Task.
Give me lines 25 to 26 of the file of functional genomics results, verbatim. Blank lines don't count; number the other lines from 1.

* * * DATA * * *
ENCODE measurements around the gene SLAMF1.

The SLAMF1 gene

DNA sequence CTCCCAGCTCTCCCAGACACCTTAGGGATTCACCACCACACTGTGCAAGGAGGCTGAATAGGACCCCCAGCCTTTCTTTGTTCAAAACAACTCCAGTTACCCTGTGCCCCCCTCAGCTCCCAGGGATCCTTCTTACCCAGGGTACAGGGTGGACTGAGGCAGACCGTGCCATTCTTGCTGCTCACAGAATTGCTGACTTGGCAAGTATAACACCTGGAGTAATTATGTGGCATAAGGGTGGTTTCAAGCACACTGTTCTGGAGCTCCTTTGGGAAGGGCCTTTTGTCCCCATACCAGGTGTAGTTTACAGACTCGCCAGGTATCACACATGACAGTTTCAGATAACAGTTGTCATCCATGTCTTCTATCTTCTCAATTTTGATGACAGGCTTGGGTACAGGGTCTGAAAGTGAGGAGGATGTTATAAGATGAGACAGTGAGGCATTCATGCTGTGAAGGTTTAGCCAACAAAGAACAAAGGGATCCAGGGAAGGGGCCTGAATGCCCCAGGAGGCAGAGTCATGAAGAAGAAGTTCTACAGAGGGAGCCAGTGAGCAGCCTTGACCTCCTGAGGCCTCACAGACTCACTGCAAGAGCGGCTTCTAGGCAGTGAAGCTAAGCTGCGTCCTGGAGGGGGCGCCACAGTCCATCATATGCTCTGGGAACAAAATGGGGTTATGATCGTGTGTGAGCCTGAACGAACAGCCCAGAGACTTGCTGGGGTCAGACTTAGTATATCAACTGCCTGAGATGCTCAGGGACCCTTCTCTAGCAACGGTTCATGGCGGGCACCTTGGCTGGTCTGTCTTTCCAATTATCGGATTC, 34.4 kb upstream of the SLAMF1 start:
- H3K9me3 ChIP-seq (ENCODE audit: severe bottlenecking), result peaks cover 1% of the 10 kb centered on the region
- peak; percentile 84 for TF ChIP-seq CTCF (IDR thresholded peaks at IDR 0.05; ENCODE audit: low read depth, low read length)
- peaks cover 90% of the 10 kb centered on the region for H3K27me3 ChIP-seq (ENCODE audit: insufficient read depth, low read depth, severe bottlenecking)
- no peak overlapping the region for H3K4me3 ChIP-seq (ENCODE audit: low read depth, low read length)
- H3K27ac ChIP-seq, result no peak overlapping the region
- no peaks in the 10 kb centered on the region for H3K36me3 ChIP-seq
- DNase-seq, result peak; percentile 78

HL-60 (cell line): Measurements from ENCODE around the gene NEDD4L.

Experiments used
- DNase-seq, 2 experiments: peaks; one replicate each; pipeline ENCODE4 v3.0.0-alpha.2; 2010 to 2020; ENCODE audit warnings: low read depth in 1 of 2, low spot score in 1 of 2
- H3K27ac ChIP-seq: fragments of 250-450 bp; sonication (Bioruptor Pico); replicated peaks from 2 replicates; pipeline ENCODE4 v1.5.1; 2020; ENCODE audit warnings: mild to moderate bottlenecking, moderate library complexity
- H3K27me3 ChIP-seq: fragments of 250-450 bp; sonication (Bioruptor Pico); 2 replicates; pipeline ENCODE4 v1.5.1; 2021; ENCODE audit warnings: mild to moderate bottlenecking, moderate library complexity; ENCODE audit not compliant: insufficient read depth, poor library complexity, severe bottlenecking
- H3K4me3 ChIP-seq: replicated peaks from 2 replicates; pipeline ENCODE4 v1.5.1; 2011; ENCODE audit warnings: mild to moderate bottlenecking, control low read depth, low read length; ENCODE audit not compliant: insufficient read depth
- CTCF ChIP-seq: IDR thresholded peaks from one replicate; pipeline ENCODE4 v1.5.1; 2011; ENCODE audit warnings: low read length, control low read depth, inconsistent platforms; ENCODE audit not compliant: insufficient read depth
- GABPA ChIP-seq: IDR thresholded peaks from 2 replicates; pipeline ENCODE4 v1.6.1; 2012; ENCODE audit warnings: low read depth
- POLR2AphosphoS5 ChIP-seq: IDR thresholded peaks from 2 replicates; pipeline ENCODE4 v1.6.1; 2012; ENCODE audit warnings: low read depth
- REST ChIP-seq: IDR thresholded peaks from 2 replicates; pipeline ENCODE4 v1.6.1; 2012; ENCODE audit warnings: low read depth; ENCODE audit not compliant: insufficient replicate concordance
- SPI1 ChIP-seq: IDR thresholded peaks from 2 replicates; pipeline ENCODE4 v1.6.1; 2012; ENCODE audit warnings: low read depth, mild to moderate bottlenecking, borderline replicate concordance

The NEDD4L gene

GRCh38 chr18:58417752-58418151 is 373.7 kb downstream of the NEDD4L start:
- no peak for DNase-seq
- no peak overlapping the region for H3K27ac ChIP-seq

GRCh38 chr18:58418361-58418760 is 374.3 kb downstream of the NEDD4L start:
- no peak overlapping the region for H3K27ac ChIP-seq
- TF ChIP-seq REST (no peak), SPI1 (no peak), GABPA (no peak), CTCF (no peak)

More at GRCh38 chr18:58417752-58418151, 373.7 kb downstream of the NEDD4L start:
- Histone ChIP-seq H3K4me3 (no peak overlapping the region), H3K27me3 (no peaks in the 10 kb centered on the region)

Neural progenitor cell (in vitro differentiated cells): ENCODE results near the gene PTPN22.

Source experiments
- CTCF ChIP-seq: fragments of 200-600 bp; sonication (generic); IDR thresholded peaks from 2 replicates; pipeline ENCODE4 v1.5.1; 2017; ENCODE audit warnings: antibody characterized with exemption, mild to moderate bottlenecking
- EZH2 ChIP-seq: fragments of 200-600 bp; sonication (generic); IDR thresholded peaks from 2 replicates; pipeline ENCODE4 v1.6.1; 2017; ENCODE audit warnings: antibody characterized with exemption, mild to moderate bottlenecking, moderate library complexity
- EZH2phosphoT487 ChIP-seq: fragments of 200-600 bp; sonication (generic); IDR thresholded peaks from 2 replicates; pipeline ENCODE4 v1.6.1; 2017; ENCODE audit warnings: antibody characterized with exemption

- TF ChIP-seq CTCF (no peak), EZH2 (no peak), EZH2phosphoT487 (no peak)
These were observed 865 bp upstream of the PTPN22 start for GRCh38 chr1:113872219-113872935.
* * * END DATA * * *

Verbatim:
- no peak overlapping the region for H3K27ac ChIP-seq

GRCh38 chr18:58418361-58418760 is 374.3 kb downstream of the NEDD4L start: